Good Idea: Presenting your video game blog as a blog
A good example
of this was recently presented by our very own Jim "Who the #$%^ is" Sterling. By presenting your video game blog as a blog, you create an impression of transparency that helps your credibility amongst your readers. If you make it clear to your readers that the opinions of the writers are their opinions and their's alone, and if you make it clear that these opinions are completely uncensored, you consequently allow your readers to decide who's advice they should take depending on their own opinions and how they line up with the writer's.
Reading something that's presented from a purely neutral stand point is typically boring and stale. I could tell anyone the cold hard facts about peanut butter and jelly sandwiches: they consist of peanut butter, jelly, and bread. This approach, however, wouldn't give them anything to consider. If, on the other hand, I told these same readers that strawberry jam is vastly superior to grape jelly, and explain why
I hold this opinion, it would initiate debate and discussion. Perhaps even dissent.
Finally, allowing people to express themselves openly allows your readers to see someone else's point of view. Sometimes in life it's hard to understand the other person's point of view, and that problem leads to most of the worlds conflicts. Blogs bring us one step closer to world peace!
Bad Idea: Presenting your video game blog as a Ziff-Davis publication
If you behave as if you're a real live journalist, and your website is presented as if it's totally serious business; yet the stories you "break" are just tips sent in by readers that were found on another site, and the website you've designed could be described as being similar to eating a cold bologna sandwich, then you've failed. Video game blogs that present themselves as serious business big time important sites behave ridiculously. These sites are never going to be as big as 1up.com or Game$pot (c wat I did thar!!) or Yahoo! Games, yet they keep the same "all work and no play" attitude as these sites. As a blog, your two best inherent quality is to remain completely independent and self-regulated, and to present your opinion in your own personal way. Once you take the personality out of a video game blog, you just have a poorly run video game fan-site.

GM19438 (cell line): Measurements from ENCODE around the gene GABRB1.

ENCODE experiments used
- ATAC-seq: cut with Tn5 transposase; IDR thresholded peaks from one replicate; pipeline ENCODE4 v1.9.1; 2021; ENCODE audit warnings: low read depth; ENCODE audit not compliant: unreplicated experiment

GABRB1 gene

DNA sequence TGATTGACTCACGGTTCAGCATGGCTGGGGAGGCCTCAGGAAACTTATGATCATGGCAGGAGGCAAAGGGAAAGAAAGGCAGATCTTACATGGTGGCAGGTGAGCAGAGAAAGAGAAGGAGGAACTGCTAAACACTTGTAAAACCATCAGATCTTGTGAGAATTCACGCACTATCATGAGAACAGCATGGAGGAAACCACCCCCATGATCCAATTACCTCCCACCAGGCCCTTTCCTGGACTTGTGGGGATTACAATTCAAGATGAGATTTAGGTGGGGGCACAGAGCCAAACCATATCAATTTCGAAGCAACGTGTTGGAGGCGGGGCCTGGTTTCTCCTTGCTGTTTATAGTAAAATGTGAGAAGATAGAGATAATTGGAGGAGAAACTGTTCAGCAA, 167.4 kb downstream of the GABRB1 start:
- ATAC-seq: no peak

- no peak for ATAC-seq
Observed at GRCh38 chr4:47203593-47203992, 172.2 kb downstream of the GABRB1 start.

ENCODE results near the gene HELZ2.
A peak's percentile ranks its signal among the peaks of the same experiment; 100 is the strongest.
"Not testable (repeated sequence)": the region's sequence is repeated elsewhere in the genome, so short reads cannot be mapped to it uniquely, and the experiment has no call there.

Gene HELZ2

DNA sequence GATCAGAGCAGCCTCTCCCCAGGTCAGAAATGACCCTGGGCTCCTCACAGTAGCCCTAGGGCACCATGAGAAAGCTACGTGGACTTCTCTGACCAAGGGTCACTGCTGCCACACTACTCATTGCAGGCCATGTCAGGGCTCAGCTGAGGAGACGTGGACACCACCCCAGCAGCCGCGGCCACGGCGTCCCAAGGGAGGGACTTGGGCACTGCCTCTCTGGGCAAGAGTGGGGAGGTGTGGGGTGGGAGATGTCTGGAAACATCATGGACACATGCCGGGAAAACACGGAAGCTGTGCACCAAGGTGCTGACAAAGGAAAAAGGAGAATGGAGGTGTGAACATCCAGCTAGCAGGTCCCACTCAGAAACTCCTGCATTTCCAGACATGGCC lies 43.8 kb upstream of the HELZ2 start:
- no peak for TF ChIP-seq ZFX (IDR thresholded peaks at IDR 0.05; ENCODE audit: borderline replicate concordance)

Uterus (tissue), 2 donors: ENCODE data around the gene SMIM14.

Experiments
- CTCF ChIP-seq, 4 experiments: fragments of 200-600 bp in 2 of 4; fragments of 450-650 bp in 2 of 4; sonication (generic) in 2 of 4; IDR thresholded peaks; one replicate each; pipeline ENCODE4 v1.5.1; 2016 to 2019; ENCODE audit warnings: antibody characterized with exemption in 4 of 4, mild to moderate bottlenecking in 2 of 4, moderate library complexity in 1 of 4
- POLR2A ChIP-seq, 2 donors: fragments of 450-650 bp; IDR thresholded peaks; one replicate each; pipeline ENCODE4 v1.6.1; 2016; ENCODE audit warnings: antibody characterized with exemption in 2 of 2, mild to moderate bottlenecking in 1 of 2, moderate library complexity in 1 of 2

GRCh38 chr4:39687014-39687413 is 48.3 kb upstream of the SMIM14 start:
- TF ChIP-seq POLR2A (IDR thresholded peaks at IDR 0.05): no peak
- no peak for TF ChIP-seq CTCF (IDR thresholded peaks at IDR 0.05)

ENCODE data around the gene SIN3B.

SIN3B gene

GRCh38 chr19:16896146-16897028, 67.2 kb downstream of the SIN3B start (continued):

Worst Idea: Presenting your video game blog as if it were a sick, dead dolphin.
I haven't seen any examples of this yet, but if someone were to present their video game blog as a sick, dead dolphin it would surely be rejected by the internet community and hated for an eternity.
So there you have it, some ideas. It's a good idea to not suck. It's a bad idea to suck. Please, in the future, if at all possible, don't suck.